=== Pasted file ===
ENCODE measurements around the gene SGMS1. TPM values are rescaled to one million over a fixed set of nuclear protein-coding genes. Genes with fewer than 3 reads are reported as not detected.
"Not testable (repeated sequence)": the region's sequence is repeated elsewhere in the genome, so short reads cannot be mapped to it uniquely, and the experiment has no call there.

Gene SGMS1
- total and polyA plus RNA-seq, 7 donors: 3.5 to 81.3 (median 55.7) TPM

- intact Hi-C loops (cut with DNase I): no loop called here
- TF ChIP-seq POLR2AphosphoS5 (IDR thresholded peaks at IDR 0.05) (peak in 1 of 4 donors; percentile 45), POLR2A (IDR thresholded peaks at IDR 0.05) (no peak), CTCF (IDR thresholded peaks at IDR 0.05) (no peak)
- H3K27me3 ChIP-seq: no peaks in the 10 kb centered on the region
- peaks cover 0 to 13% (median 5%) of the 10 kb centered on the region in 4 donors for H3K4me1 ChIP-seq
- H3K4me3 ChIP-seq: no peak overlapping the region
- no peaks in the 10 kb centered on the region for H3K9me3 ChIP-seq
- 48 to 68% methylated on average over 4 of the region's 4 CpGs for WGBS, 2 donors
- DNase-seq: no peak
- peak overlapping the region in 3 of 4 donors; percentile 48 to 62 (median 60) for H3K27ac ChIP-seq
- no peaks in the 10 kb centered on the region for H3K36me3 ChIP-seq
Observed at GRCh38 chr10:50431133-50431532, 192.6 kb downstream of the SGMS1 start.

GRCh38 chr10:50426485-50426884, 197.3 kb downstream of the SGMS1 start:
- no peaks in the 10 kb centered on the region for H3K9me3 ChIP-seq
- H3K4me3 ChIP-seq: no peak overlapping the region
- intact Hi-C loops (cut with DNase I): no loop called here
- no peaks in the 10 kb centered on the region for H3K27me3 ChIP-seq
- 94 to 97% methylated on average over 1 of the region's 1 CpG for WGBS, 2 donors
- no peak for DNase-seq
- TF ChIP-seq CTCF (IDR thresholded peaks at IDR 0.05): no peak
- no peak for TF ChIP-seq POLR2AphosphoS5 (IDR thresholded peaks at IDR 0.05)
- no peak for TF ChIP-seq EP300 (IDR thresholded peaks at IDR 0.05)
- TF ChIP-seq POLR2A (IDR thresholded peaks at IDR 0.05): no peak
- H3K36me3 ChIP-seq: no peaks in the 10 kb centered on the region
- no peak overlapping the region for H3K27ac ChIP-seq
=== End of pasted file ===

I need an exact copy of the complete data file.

ENCODE measurements around the gene SGMS1. TPM values are rescaled to one million over a fixed set of nuclear protein-coding genes. Genes with fewer than 3 reads are reported as not detected.
"Not testable (repeated sequence)": the region's sequence is repeated elsewhere in the genome, so short reads cannot be mapped to it uniquely, and the experiment has no call there.

Gene SGMS1
- total and polyA plus RNA-seq, 7 donors: 3.5 to 81.3 (median 55.7) TPM

- intact Hi-C loops (cut with DNase I): no loop called here
- TF ChIP-seq POLR2AphosphoS5 (IDR thresholded peaks at IDR 0.05) (peak in 1 of 4 donors; percentile 45), POLR2A (IDR thresholded peaks at IDR 0.05) (no peak), CTCF (IDR thresholded peaks at IDR 0.05) (no peak)
- H3K27me3 ChIP-seq: no peaks in the 10 kb centered on the region
- peaks cover 0 to 13% (median 5%) of the 10 kb centered on the region in 4 donors for H3K4me1 ChIP-seq
- H3K4me3 ChIP-seq: no peak overlapping the region
- no peaks in the 10 kb centered on the region for H3K9me3 ChIP-seq
- 48 to 68% methylated on average over 4 of the region's 4 CpGs for WGBS, 2 donors
- DNase-seq: no peak
- peak overlapping the region in 3 of 4 donors; percentile 48 to 62 (median 60) for H3K27ac ChIP-seq
- no peaks in the 10 kb centered on the region for H3K36me3 ChIP-seq
Observed at GRCh38 chr10:50431133-50431532, 192.6 kb downstream of the SGMS1 start.

GRCh38 chr10:50426485-50426884, 197.3 kb downstream of the SGMS1 start:
- no peaks in the 10 kb centered on the region for H3K9me3 ChIP-seq
- H3K4me3 ChIP-seq: no peak overlapping the region
- intact Hi-C loops (cut with DNase I): no loop called here
- no peaks in the 10 kb centered on the region for H3K27me3 ChIP-seq
- 94 to 97% methylated on average over 1 of the region's 1 CpG for WGBS, 2 donors
- no peak for DNase-seq
- TF ChIP-seq CTCF (IDR thresholded peaks at IDR 0.05): no peak
- no peak for TF ChIP-seq POLR2AphosphoS5 (IDR thresholded peaks at IDR 0.05)
- no peak for TF ChIP-seq EP300 (IDR thresholded peaks at IDR 0.05)
- TF ChIP-seq POLR2A (IDR thresholded peaks at IDR 0.05): no peak
- H3K36me3 ChIP-seq: no peaks in the 10 kb centered on the region
- no peak overlapping the region for H3K27ac ChIP-seq